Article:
Begging the Question as a Criticism of an Argument in Itself in Topics 8.11
At Topics 8.11 161b19–33 Aristotle lists five criticisms (
) which may be leveled against a dialectical argument ‘in
itself’ ( ). The five criticisms correspond in many respects to the familiar conditions Aristotle places on syllogism and refutation.
However, begging the question (BTQ)—the violation of the condition that the conclusion of a syllogism be something different ( )
from the premises—seems not to appear on the list of five criticisms . That this omission is only apparent becomes clear once it is seen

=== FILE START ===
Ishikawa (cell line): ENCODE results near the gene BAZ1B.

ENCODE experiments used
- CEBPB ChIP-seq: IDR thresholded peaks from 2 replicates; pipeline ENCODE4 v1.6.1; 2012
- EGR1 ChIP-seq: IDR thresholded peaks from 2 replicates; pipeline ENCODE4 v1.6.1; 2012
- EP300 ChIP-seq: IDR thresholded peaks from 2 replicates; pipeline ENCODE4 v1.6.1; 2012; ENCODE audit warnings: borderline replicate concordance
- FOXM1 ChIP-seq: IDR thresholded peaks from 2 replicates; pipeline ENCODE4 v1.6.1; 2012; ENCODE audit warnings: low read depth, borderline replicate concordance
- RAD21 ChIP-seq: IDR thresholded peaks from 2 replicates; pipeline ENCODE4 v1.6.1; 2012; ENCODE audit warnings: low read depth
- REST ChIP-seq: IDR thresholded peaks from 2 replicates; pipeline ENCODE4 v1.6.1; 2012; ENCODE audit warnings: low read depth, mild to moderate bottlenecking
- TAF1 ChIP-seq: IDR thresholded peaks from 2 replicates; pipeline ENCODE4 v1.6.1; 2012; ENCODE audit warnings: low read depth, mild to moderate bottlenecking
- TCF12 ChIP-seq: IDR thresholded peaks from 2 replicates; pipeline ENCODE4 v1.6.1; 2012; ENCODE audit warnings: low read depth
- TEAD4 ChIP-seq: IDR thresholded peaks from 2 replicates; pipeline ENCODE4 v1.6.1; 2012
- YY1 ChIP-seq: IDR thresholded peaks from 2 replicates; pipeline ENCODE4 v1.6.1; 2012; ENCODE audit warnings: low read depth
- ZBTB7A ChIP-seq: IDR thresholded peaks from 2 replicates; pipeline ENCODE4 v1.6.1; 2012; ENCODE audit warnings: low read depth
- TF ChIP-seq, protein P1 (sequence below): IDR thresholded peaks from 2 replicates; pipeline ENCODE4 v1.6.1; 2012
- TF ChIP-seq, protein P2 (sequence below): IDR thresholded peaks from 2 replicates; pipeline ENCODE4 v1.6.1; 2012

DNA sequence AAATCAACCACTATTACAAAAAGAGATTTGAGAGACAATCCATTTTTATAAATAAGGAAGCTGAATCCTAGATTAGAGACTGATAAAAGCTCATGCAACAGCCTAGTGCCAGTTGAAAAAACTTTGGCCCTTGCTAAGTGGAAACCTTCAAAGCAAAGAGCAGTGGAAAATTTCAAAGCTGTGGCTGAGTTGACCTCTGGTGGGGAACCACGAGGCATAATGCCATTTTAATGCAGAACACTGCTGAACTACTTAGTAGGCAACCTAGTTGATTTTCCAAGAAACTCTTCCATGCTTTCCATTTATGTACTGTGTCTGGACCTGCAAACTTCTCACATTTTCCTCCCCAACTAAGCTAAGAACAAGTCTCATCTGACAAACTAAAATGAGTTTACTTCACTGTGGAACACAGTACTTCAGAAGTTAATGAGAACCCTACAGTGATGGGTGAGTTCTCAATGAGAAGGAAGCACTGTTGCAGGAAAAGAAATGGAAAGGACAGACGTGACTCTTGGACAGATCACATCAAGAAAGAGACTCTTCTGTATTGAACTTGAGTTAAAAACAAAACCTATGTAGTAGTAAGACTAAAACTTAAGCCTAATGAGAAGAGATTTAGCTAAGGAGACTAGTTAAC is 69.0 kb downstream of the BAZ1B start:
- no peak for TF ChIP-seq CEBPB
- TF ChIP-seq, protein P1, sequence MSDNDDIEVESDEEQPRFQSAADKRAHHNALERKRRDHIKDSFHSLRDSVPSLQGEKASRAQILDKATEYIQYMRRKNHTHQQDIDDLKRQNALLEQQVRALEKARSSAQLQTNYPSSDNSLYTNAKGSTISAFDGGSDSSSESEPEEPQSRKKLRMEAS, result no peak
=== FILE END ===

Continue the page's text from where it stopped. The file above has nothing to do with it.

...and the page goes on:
that the five criticisms are not independent but rather amount to five successive filters through which an argument may be passed before its non-genuineness (as a syllogism or refutation) is exposed. This result sheds light on Aristotle's curious insistence, in the face of the heterogeneity
of his examples of BTQ in Topics 8.13, that every question-begging refutation contains a premise that is ‘the same’ as the conclusion. The fact that the five criticisms expose BTQ as a defect in syllogistic reasoning (as opposed to a mere ‘dialectical’ foul)
suggests we may trace the origin of Aristotle's familiar definition of syllogism to the scoring system in the game of dialectic.
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